2) Quick
3) Cheap

You can have it good and quick, but it won't be cheap.
You can have it cheap and quick, but it won't be good.
You can have it good and cheap, but it won't be quick."

The time you have invested in the tuning of an off-the-shelf instrument you bought on a gamble has no doubt paid off, and is clearly extensive.  I am glad to hear (and surprised, based upon what I usually hear) that keywork is robust, and "tweakable".  I can only conclude that a good many folk, disappointed by the same horn's set-up and intonation, threw in the towel due to a lack of advanced tuning skills necessary to affect optimal playability, and low initial price.  If I nibble on one of these in the future, I may well contact you for some advanced tweaking services..
I have long been on the lookout for a quality, modern C in Boehm.  I had always assumed that this would take the form of an Amati 351, as I'll not likely ever have the dosh for a Patricola, but your review opens the field, a bit.

Klezmer is probably one of the hardest styles of clarinet to play well, with all the slurs and laughs.  I enjoy failing at it miserably, when time allows.  Giora Feidman and Matt Darriau (and a good many others) make it seem effortless, but it is most certainly not. 



The Clarinet Pages forum court jester, and expert bubblegum welder.

Offline windydankoff

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Re: Chinese C Clarinets / STL reviewed, compared to Ridenour Lyrique C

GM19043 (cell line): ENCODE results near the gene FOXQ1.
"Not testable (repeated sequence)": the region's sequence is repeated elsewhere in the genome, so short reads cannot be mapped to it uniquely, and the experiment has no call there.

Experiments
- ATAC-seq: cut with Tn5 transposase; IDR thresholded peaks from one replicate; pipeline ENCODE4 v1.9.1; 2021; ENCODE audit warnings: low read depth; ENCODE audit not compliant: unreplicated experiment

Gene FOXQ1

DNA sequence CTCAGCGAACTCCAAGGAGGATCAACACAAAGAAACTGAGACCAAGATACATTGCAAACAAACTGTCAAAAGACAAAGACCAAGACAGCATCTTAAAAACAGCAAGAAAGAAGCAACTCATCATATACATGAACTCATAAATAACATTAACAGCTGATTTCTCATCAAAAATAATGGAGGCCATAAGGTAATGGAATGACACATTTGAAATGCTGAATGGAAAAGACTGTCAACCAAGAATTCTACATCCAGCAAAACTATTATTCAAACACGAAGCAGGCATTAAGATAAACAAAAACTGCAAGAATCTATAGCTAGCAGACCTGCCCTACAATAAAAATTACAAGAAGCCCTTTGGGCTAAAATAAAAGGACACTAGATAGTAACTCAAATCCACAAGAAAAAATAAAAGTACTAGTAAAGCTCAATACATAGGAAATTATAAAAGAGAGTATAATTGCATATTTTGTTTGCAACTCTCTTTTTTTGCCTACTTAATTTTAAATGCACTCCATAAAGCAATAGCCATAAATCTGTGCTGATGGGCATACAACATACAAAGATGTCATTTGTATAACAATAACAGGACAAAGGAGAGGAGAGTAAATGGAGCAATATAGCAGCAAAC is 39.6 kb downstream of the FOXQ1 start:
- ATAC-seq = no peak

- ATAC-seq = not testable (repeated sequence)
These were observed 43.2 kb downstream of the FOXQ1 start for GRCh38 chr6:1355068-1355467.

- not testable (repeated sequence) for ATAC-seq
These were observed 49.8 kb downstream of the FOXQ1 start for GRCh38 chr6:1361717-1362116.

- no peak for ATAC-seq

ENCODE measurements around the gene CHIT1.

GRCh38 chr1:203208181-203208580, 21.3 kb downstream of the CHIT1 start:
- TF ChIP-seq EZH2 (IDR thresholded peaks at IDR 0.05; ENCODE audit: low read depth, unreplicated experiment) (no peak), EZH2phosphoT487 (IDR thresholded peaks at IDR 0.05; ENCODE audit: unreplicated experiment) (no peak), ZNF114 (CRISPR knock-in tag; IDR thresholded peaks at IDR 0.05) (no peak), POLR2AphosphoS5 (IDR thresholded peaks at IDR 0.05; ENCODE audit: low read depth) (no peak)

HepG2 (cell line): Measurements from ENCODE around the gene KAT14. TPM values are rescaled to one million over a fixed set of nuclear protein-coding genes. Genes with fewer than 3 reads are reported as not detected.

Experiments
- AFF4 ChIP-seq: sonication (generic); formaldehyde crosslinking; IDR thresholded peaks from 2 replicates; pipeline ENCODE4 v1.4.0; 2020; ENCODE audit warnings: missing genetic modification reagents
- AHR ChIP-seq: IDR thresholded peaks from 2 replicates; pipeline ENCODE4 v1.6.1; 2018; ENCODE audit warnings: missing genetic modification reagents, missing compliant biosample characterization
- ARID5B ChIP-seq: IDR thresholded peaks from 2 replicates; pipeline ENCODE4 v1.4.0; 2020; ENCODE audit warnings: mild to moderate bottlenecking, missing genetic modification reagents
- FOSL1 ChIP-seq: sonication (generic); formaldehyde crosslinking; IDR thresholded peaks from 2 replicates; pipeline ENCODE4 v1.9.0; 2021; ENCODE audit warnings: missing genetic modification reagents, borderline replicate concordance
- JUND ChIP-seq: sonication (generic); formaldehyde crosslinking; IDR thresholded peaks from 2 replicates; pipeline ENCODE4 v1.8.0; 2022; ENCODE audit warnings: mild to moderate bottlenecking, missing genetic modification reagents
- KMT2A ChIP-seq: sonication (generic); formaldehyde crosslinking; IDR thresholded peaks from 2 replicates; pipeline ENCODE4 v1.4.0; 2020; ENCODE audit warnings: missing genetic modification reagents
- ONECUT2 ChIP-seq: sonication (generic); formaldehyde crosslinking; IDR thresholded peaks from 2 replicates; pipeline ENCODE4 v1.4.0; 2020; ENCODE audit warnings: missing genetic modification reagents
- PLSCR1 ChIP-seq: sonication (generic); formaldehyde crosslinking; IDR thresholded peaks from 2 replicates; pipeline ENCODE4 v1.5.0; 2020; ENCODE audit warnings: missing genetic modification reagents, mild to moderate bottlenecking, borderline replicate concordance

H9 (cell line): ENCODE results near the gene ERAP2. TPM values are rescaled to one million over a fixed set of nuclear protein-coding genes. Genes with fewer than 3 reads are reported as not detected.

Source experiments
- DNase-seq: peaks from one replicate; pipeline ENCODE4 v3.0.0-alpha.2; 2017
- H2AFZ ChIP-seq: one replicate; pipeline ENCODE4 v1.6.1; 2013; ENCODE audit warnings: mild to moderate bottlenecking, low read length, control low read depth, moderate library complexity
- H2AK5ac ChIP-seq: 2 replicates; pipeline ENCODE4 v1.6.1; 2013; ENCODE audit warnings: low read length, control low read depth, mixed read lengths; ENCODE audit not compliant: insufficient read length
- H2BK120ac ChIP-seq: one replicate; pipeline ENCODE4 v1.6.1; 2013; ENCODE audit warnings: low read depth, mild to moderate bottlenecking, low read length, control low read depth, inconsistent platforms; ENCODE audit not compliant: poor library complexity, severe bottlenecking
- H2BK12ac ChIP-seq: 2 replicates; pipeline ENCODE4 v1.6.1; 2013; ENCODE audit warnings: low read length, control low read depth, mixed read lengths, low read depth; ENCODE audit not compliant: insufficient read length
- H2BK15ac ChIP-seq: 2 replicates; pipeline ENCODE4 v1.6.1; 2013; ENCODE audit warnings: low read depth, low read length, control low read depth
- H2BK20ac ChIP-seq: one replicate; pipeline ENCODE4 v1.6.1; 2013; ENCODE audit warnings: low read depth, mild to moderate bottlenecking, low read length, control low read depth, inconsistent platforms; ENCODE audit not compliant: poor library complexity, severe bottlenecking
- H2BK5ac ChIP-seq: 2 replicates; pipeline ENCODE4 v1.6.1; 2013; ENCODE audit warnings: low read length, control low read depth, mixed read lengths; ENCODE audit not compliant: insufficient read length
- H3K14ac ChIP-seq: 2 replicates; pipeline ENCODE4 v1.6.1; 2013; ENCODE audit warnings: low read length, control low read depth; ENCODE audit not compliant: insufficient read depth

« Reply #11 on: July 24, 2017, 08:43:02 AM »
Windsong,

If you were to order the STL C, keep in mind that mine sounded great right out of the box, except for a few notes' intonation. The feel was also crisp and precise, except for a few tight springs.  And the key layout feels extremely close to a normal Bb. So you know as soon as you get it, if it is worth the extra time or cost to refine it. I'm going to order another one. There is always a chance that the vendor may get an inferior batch in future. There are still 10 left (presumably) of this batch.
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Offline Silversorcerer

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Re: Chinese C Clarinets / STL reviewed, compared to Ridenour Lyrique C
« Reply #12 on: July 24, 2017, 12:03:52 PM »
Get 'em while they're hot! There's only ten of them! Of course with a C clarinet, one doesn't expect that there would be thousands. I'm sure they can always make some more.  8)